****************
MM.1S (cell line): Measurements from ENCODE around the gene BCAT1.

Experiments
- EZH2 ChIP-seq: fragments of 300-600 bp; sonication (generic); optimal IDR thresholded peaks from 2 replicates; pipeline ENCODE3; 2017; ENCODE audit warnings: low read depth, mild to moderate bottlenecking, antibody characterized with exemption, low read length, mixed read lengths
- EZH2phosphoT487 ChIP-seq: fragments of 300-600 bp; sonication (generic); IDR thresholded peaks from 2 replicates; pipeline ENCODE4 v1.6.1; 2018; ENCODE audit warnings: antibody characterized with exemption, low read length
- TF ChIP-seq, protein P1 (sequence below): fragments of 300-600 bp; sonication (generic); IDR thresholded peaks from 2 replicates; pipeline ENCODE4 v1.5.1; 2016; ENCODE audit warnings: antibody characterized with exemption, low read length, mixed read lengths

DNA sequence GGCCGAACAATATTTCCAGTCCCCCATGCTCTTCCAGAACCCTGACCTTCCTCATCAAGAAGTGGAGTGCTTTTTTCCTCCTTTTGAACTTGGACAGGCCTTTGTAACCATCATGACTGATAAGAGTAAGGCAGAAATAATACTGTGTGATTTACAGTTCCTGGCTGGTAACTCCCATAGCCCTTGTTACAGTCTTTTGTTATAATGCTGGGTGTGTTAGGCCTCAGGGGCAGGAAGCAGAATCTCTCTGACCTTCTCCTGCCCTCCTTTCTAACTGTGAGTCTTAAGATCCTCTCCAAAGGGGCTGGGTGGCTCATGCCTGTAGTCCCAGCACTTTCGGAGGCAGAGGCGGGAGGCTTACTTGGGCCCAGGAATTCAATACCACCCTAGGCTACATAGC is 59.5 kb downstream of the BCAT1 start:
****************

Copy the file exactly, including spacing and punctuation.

MM.1S (cell line): Measurements from ENCODE around the gene BCAT1.

Experiments
- EZH2 ChIP-seq: fragments of 300-600 bp; sonication (generic); optimal IDR thresholded peaks from 2 replicates; pipeline ENCODE3; 2017; ENCODE audit warnings: low read depth, mild to moderate bottlenecking, antibody characterized with exemption, low read length, mixed read lengths
- EZH2phosphoT487 ChIP-seq: fragments of 300-600 bp; sonication (generic); IDR thresholded peaks from 2 replicates; pipeline ENCODE4 v1.6.1; 2018; ENCODE audit warnings: antibody characterized with exemption, low read length
- TF ChIP-seq, protein P1 (sequence below): fragments of 300-600 bp; sonication (generic); IDR thresholded peaks from 2 replicates; pipeline ENCODE4 v1.5.1; 2016; ENCODE audit warnings: antibody characterized with exemption, low read length, mixed read lengths

DNA sequence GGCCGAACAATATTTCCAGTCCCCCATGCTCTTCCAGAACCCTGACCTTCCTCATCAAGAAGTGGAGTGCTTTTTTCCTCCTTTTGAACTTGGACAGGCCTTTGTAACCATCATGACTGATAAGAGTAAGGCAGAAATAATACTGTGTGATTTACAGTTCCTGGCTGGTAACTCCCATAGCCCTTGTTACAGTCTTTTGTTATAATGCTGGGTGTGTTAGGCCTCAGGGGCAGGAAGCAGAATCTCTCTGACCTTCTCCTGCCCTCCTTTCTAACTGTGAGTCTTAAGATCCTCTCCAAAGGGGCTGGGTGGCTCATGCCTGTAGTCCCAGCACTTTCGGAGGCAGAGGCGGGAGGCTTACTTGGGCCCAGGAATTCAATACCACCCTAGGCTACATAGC is 59.5 kb downstream of the BCAT1 start: